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finding 25.6 : key-message-25-6
Food production in the Southwest is vulnerable to water shortages (medium confidence). Increased drought, heat waves, and reduction of winter chill hours can harm crops (medium confidence) and livestock (high confidence); exacerbate competition for water among agriculture, energy generation, and municipal uses (medium confidence); and increase future food insecurity (medium confidence).
This finding is from chapter 25 of Impacts, Risks, and Adaptation in the United States: The Fourth National Climate Assessment, Volume II.
Process for developing key messages:
The authors examined the scientific literature in their areas of expertise. The team placed the highest weight on scientific articles published in refereed peer-reviewed journals. Other sources included published books, government technical reports, and, for data, government websites. The U.S. Global Change Research Program issued a public call for technical input and provided the authors with the submissions. The University of Arizona Center for Climate Adaptation Science and Solutions organized the Southwest Regional Stakeholder Engagement Workshop on January 28, 2017, with over 70 participants at the main location in Tucson, AZ, and dozens of participants in Albuquerque, NM, Boulder, CO, Davis, CA, Los Angeles, CA, Reno, NV, and Salt Lake City, UT, all connected by video. Participants included scientists and managers. The author team met the following day for their only meeting in person. Subsequently, authors held discussions in regular teleconferences. Many chapter authors met at the all-author meeting March 26–28, 2018, in Bethesda, MD.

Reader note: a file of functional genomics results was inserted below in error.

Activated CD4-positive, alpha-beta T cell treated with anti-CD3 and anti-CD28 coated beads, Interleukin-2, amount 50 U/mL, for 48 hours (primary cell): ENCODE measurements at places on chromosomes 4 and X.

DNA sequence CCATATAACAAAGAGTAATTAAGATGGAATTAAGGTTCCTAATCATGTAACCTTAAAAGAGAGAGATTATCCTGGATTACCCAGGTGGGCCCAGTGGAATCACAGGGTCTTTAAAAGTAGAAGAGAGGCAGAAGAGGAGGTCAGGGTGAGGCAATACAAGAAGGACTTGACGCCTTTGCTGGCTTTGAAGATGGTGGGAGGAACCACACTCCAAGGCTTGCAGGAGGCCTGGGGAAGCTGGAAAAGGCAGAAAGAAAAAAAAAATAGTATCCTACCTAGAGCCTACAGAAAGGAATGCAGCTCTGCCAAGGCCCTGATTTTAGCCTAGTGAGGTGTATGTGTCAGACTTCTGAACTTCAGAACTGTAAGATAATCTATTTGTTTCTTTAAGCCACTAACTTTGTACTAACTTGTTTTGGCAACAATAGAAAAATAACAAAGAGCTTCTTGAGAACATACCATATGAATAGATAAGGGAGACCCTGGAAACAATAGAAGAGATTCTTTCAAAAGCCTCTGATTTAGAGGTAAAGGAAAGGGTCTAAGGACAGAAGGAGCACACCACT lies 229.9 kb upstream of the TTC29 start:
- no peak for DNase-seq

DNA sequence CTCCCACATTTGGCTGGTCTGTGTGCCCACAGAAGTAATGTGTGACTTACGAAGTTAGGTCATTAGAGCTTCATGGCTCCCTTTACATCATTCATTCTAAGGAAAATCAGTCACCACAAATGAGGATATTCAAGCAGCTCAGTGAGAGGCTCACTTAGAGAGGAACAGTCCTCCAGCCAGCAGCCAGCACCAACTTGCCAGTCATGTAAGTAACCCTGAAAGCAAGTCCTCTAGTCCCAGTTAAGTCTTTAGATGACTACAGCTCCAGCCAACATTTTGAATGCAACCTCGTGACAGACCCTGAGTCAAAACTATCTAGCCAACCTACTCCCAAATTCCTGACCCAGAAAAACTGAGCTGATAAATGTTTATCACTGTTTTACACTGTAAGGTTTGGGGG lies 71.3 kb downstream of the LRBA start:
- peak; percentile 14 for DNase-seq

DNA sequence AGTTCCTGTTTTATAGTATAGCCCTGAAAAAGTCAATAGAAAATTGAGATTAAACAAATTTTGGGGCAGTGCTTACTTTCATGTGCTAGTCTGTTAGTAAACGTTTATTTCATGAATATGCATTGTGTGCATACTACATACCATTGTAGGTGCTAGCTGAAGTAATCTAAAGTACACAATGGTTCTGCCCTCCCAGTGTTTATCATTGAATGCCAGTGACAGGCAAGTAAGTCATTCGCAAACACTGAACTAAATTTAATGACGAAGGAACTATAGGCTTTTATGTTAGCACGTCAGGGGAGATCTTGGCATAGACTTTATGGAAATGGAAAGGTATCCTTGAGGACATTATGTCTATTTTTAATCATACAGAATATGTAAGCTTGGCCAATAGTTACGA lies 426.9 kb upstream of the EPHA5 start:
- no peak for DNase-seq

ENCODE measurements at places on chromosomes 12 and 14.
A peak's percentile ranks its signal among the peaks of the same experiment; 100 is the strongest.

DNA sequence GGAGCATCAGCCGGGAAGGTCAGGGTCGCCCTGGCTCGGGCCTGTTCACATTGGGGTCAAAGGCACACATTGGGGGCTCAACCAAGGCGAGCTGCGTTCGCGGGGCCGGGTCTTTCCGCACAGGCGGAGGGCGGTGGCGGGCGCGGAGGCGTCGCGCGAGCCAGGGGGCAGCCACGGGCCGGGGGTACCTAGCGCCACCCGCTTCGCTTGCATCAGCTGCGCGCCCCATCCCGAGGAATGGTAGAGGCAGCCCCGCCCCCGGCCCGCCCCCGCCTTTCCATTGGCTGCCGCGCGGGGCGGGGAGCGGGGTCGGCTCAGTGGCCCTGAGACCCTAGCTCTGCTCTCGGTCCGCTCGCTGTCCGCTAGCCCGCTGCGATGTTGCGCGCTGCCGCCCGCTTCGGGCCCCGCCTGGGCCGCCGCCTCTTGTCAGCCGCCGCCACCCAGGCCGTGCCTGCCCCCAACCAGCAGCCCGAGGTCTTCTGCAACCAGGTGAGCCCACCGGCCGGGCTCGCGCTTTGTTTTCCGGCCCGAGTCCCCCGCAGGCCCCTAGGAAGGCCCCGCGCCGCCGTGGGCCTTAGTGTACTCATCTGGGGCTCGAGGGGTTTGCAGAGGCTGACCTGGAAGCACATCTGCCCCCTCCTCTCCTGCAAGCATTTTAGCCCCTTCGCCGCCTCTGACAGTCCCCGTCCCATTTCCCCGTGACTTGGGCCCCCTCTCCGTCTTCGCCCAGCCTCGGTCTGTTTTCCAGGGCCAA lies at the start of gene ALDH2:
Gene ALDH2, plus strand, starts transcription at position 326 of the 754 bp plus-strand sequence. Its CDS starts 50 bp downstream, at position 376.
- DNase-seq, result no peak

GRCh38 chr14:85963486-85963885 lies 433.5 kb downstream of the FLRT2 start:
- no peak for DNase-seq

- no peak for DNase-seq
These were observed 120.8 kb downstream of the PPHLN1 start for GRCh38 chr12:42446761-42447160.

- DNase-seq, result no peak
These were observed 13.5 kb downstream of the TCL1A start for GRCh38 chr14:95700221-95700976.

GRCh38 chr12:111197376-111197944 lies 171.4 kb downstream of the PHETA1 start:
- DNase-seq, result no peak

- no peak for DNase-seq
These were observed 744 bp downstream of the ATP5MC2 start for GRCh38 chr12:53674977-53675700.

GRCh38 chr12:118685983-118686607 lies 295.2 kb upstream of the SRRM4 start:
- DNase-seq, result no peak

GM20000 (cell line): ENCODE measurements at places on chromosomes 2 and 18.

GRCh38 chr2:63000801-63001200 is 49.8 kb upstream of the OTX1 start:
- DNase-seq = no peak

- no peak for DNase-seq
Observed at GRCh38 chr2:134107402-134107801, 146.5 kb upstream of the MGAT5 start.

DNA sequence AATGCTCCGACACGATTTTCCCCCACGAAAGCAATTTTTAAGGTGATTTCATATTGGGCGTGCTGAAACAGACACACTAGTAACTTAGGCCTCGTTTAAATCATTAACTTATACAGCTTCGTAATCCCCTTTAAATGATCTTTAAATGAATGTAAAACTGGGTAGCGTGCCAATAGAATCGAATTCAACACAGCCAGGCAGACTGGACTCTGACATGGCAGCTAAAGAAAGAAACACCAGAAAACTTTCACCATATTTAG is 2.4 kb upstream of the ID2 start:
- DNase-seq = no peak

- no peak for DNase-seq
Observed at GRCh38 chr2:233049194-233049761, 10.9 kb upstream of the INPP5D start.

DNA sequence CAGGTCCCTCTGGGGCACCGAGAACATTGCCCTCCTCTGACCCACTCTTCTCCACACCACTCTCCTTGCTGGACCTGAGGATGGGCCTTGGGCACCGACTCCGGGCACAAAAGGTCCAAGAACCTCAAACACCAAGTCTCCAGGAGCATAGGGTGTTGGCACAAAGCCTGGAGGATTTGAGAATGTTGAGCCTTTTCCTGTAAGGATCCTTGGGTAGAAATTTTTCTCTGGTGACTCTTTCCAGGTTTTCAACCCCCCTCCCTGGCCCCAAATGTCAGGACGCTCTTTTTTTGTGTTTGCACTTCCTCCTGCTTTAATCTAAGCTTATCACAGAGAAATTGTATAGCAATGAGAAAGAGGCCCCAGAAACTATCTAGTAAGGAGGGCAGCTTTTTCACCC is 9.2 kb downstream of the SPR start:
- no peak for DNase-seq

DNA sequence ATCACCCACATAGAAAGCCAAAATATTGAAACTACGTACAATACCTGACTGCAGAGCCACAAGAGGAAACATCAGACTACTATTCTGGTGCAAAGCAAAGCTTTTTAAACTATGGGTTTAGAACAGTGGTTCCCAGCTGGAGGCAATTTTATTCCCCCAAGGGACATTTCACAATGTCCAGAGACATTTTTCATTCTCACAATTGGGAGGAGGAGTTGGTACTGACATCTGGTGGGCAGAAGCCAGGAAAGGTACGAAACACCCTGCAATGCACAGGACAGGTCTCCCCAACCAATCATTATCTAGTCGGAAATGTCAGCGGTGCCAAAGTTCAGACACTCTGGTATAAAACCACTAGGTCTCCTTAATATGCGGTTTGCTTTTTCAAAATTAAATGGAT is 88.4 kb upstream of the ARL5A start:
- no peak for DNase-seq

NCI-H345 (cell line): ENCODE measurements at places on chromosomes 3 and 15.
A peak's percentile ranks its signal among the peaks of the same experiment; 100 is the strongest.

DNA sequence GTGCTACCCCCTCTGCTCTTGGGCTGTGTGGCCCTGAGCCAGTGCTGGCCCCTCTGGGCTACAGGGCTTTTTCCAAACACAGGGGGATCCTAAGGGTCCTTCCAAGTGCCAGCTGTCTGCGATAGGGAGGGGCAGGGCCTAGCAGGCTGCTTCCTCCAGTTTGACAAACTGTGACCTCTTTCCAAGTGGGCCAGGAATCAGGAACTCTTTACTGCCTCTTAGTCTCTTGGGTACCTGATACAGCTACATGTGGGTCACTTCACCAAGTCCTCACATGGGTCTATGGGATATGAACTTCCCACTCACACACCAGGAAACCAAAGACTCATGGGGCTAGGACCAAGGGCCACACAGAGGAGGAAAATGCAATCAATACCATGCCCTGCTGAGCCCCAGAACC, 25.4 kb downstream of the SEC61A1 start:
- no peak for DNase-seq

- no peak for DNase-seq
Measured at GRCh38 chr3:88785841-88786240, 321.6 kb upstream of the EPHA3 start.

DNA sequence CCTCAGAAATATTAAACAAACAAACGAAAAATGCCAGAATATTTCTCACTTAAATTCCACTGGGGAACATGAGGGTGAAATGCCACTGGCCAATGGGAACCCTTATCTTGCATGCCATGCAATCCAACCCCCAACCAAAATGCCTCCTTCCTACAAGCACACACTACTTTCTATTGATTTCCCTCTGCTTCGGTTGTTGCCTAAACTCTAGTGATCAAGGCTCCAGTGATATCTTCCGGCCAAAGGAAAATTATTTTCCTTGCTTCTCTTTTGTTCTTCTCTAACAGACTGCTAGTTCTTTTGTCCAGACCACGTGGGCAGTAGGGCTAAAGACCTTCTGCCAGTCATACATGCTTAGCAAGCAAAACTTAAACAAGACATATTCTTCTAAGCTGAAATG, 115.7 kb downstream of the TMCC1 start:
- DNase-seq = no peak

Description of evidence base:
Climate change has altered climate factors fundamental to food production and rural livelihoods in the Southwest. Abundant evidence and good agreement in evidence exist regarding regionally increasing temperatures, reduced soil moisture, and effects on regional snowpack and surface water sources.a42c4f5e-f16b-4196-af05-61f117e0491d,29960c69-6168-4fb0-9af0-d50bdd91acd3,9f637046-58b9-4716-82e6-afbd33fe4fa8,a29b612b-8c28-4c93-9c18-19314babce89,a30e16b4-cf09-4037-9f32-3d8a4b109884 The heat of climate change has intensified severe droughts in Californiaba57f86f-c42f-4bba-83f6-676d6875c176,89e08a41-6091-45fa-a92e-6168a90a8151 and the Colorado River Basin.a42c4f5e-f16b-4196-af05-61f117e0491d Hotter temperatures and aridity in the Southwest affected agricultural productivity from 1981 to 2010.c5857041-2594-47cf-a6bc-3fab052fa903
Elevated temperatures can be associated with failure of some crops, such as warm-season vegetable crops, and reduced yields and/or quality in others.c29be9d3-c558-41ec-979c-f8d0c0b6f0e6 Temperatures in California, Nevada, and Arizona are already at the upper threshold for corn53efddbf-8a1f-44fb-83e2-167fde08c9aa and rice.a7cfed2a-25b6-4d4f-a9dc-49e1568e2aea While crops grown in some areas might not be viable under hotter conditions, other crops such as olives, cotton, kiwi, and oranges may replace them.0a8508df-df59-4080-89a2-52bfeaca47e0 In the Southwest, climate change may cause a northward shift in crop production, potentially displacing existing growers and affecting rural communities.4442506b-fbba-41ea-9cef-1eac88ce2049 Quality of specialty crops, both nutritive and sensory, declines because of increased temperatures and other changes associated with a changing climate,3baf471f-751f-4d68-9227-4197fdbb6e5d,f7e0b49e-7cf3-4392-b455-305c0db13545 which is particularly important in a region producing a majority of the Nation’s specialty crops. Decreases in winter chill hours may reduce fruit and tree nut yields, though the magnitude may vary considerably.504c60ae-db5f-4b9c-bb9f-2dd7701dc31c,0190c6b6-6e8c-4988-837a-b984e69b3dd9
High ambient temperatures associated with climate change could decrease production of rangeland vegetation across the Southwest,aa6f4075-c70e-43f8-969e-b5625ad25449 reducing available forage for livestock. Ranching enterprises across the region have vastly different characteristics that will influence their adaptive capacities.c779538d-b066-4e38-8527-ff3f7552f26e